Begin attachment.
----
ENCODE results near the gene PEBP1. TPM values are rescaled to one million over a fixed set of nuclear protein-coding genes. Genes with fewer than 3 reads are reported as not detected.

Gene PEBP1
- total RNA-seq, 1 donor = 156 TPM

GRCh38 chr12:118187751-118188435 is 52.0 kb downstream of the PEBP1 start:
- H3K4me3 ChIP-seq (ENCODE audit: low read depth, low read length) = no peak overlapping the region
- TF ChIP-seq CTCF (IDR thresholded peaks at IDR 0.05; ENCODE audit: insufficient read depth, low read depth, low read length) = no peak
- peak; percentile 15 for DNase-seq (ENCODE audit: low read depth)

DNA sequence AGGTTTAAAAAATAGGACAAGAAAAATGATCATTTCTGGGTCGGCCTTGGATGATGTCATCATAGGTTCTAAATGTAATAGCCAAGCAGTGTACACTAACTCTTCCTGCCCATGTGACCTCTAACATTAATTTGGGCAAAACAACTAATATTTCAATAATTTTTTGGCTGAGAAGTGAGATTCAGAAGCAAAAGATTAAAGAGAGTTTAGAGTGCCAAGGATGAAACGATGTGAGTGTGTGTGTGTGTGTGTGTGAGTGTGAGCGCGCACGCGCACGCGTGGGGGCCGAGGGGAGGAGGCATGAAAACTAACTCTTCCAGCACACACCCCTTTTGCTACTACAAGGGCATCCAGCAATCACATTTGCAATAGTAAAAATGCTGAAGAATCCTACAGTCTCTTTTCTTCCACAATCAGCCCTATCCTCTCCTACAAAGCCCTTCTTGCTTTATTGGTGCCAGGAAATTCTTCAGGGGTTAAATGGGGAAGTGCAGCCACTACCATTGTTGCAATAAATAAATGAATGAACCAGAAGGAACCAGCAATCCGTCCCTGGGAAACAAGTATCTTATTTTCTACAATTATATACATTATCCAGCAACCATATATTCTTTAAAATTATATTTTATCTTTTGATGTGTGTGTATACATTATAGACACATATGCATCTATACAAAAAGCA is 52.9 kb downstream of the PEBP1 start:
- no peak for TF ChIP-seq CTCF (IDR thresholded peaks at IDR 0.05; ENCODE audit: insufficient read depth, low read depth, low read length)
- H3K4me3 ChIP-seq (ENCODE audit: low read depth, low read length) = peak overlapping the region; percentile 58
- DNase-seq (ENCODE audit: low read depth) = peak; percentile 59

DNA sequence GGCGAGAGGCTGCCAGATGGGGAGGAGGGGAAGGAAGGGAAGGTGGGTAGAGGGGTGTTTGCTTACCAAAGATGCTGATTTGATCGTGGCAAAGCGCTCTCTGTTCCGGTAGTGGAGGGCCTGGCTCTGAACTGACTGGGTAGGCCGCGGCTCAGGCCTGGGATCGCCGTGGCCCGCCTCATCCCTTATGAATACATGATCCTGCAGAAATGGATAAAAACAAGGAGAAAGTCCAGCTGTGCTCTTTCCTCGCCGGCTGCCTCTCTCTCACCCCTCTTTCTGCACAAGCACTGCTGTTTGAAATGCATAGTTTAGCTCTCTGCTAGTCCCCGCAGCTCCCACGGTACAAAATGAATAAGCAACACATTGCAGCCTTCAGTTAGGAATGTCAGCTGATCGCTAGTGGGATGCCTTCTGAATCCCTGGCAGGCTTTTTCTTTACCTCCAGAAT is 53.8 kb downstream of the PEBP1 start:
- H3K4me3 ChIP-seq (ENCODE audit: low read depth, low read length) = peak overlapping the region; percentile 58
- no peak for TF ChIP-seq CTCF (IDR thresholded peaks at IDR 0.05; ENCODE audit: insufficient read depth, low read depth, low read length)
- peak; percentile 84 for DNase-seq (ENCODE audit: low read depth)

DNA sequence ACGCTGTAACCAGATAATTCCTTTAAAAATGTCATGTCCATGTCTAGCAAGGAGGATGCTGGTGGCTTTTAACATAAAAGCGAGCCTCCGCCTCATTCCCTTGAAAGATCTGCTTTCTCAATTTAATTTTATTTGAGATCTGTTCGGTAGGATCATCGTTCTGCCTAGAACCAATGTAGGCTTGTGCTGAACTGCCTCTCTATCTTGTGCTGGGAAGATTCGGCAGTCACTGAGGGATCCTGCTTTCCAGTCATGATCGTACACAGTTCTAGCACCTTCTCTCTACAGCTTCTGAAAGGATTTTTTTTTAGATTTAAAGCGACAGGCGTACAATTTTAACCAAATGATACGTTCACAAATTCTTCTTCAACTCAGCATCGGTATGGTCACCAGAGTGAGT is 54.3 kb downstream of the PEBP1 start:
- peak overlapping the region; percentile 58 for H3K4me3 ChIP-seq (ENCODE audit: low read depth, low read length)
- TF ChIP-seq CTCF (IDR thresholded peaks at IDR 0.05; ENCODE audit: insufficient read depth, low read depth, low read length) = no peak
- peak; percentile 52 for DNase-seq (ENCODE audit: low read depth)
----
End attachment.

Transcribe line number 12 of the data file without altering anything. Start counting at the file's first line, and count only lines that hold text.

DNA sequence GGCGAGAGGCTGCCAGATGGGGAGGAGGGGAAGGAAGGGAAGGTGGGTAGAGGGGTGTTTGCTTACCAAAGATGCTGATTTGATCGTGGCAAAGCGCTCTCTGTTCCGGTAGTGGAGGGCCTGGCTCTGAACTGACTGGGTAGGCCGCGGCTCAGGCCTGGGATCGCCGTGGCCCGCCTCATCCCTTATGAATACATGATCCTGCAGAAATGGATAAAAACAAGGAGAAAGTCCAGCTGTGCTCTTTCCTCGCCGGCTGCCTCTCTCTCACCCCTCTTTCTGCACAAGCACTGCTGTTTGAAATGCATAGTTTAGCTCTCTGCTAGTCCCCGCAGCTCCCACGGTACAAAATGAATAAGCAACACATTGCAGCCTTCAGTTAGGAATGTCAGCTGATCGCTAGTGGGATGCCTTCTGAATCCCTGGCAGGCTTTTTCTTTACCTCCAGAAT is 53.8 kb downstream of the PEBP1 start: